Ichiba, Europe's largest Japanese Food Hall in Westfield, White City, has just launched a new sake & oyster bar with over 20 sakes to sample starting from £4.50 for 100ml, alongside fresh Jersey oysters served in the shell with ponzu sauce (soy sauce, yuzu citrus and rice vinegar) at £5.00 for two.
If you are unfamiliar with sake, you are in the right place. Start with a 3 x 50ml sake flight of three different flavour profiles and have a play, or just hope that Bowie is behind the bar. He has a ridiculously high level of sake expertise but is perhaps happiest when explaining it to an enthusiastic and interested novice.
The menu divides the sakes into Dry & Crisp, Fruity & Aromatic or Rich & Full-Bodied but please don't make the mistake of thinking that sake is all that similar to wine. In many ways, the production process is more like beer, whereas the recent trend of including sake in cocktails has most assuming it is a spirit but sake has its own rules, so just open your mind and try.
There is one vital piece of information that I need to impart. I have drunk a lot of sake in my time and I have also eaten a lot of oysters - but combining them has blown my mind. Maybe I'm late to the sake party or maybe I'm not the only one still drinking Chablis with oysters but I'm here to tell you that sake is far and away the best pairing and I am never drinking anything else with raw oysters ever again, if I can help it.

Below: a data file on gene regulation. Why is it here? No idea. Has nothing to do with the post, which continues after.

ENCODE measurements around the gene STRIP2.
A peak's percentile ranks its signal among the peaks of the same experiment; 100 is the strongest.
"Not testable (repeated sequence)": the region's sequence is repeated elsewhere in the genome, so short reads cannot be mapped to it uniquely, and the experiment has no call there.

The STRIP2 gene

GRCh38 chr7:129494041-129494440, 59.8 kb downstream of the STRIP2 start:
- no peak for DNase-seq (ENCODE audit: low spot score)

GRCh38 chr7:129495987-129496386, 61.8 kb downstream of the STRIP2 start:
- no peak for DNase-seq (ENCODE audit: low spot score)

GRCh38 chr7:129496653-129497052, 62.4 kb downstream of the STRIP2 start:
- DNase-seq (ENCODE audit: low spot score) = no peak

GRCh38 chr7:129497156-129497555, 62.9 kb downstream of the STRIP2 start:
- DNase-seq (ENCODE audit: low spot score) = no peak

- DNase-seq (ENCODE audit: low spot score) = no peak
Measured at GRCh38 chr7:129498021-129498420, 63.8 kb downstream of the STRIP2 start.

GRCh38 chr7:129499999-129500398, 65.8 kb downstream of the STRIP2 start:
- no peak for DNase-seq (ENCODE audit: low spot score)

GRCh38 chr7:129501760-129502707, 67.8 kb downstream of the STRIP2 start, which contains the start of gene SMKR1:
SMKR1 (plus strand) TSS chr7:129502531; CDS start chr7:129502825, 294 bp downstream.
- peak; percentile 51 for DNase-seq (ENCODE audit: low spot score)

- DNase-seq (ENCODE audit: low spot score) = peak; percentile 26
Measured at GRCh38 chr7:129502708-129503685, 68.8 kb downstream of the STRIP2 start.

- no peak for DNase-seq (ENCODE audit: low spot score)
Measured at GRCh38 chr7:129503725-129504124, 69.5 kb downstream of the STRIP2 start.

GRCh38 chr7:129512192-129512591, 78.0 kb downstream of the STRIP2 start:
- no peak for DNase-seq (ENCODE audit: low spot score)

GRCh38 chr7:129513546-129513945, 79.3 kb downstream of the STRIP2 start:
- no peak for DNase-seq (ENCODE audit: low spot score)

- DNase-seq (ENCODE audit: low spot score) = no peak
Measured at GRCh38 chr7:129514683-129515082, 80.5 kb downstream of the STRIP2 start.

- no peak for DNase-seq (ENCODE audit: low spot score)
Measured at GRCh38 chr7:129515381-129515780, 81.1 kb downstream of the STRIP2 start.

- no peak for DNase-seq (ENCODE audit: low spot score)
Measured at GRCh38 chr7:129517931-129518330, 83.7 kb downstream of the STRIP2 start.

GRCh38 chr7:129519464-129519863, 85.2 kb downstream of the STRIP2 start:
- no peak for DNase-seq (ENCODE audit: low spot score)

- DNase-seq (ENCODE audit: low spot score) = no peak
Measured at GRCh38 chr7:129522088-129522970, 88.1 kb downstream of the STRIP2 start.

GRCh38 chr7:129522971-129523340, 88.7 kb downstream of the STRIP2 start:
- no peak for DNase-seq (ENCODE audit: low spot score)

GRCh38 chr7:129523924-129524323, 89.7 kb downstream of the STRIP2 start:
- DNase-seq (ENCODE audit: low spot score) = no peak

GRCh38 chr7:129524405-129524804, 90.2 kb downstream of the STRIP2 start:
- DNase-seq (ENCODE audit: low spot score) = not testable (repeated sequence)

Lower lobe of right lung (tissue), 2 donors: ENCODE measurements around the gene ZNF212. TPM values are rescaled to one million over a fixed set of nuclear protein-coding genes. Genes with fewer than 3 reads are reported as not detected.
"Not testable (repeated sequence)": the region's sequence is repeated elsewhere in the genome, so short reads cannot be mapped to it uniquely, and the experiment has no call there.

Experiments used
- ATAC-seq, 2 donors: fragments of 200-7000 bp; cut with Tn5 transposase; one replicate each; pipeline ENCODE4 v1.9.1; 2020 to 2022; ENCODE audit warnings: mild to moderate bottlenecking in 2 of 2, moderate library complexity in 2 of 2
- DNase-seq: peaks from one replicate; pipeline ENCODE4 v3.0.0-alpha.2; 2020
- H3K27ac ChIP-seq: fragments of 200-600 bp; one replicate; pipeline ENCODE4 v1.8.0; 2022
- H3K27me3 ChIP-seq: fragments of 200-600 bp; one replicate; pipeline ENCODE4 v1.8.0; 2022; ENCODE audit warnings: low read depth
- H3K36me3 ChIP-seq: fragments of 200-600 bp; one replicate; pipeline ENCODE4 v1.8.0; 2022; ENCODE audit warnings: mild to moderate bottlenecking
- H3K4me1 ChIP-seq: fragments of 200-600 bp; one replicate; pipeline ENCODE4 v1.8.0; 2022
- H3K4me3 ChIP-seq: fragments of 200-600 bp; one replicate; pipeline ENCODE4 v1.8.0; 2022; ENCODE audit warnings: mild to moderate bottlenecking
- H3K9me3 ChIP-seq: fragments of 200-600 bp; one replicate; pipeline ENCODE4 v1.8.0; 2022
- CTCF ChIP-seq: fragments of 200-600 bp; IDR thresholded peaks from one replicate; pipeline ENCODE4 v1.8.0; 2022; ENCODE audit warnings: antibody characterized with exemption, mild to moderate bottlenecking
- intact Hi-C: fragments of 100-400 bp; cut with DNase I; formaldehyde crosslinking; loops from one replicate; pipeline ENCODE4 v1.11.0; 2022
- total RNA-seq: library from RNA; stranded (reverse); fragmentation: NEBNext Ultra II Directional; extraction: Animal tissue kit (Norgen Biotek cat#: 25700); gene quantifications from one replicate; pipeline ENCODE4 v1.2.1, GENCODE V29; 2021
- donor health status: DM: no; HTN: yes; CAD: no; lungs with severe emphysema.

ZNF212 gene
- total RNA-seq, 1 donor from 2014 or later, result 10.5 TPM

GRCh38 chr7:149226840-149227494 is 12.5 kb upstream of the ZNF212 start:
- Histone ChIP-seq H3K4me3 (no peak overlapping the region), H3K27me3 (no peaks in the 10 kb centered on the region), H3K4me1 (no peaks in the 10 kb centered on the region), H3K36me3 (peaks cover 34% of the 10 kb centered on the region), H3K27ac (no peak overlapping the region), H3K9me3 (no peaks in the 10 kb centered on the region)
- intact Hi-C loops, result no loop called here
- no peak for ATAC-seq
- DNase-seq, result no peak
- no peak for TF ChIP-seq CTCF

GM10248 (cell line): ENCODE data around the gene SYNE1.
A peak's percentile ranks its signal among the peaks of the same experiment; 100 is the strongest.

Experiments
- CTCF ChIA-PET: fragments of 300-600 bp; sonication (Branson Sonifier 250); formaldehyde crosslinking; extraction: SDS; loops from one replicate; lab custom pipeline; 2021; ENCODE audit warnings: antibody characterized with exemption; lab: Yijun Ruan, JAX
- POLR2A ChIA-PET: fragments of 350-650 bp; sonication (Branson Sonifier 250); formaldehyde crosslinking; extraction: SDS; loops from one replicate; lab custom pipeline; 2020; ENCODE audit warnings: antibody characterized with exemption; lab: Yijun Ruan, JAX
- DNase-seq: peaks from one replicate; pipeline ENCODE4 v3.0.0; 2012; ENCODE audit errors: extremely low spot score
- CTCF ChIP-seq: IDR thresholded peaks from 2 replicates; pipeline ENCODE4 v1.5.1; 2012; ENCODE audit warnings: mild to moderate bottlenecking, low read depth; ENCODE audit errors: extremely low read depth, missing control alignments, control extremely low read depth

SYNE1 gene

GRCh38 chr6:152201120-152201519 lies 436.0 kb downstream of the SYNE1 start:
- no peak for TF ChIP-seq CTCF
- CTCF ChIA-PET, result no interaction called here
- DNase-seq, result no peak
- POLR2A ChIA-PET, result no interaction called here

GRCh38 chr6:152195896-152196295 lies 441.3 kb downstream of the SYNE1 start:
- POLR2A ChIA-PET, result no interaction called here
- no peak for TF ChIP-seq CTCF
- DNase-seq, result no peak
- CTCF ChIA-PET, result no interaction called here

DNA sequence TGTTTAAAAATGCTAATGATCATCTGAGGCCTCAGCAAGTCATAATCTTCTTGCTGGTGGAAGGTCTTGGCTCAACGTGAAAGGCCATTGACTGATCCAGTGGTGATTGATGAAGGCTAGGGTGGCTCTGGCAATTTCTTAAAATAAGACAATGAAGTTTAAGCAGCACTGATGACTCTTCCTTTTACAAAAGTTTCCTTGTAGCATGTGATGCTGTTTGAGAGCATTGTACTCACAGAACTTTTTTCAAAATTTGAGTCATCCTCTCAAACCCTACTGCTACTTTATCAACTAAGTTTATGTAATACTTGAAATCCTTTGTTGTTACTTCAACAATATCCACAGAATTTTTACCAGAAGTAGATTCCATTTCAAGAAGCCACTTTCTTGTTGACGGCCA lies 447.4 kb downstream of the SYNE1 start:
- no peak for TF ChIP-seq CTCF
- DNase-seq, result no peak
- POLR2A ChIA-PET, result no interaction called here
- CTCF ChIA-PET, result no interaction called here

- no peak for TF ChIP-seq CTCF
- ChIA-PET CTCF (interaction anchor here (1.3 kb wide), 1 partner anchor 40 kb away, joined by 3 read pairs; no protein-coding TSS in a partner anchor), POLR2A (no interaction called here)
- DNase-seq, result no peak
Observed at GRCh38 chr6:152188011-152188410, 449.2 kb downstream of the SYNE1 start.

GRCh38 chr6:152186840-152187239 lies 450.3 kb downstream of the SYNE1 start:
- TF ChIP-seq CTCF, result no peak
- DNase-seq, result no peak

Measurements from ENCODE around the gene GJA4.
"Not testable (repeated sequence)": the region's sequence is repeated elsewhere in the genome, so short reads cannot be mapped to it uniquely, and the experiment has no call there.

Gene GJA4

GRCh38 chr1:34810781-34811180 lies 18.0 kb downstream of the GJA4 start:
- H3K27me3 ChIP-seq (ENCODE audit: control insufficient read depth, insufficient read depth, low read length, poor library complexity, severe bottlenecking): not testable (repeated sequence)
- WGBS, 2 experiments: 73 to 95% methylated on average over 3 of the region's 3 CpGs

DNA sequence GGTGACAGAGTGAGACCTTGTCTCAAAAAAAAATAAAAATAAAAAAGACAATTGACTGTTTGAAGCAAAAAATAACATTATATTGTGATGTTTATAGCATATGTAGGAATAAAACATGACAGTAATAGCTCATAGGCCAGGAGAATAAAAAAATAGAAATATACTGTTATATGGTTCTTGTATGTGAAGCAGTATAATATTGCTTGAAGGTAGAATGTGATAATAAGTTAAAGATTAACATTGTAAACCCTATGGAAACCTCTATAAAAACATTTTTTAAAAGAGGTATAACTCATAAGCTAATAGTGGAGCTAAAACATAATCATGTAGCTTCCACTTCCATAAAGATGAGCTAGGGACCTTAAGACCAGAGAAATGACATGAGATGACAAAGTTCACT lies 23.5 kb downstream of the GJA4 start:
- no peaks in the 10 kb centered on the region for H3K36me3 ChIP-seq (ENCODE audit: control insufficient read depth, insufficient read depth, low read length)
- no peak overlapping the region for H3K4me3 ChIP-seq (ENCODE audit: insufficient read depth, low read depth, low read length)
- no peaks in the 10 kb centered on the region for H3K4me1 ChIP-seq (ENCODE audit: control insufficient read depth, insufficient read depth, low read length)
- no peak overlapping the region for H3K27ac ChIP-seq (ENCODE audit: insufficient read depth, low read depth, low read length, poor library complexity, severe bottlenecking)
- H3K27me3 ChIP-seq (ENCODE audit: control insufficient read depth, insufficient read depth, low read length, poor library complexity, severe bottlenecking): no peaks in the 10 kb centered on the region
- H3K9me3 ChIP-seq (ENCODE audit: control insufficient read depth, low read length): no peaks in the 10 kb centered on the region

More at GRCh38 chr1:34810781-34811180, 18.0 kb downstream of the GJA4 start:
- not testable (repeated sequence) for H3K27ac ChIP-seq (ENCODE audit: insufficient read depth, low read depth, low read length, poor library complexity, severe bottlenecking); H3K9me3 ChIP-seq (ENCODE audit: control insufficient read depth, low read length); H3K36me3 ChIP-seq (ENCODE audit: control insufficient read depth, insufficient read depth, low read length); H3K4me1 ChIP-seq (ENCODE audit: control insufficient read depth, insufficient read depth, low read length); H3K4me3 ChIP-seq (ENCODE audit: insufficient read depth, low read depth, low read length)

It's a transformative experience and it makes you look at pairing food and drink in a completely different way. Instead of a pairing that cleanses the palate and resets it for the next mouthful, sake actually becomes a non-combative, integral part of the food experience. It heightens and rounds everything out, adding layers of flavour. Sake has a high level of glutamic acid which is a natural dance partner for umami-rich foods such as oysters and amps up the flavour. There is a classic Japanese saying that 'sake doesn't fight with food' but this is more like a steamy tango.
The sake pictured is designed to be eaten with oysters; you can buy it a few metres away from the bar in the food hall (I know, because I did). And if you still have the tiniest whisper of doubt, here's the best test in the world: go to the sake & oyster bar at Ichiba and once you have added the chosen dressing to your oyster, top up the shell with sake. I love my wine, but you can't do THAT with Chablis.
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Deputy Editor, Chatting Food London: Amanda David
Amanda David is a freelance writer specialising in London’s restaurants, bars, exhibitions and events and is a regular contributor to London Cheapo and Palate magazine.
She has also just launched a website, A Cook's Bookshelf, reviewing cookbooks old and new, with side-by-side photographs of recipe illustrations next to her home-cooked version.
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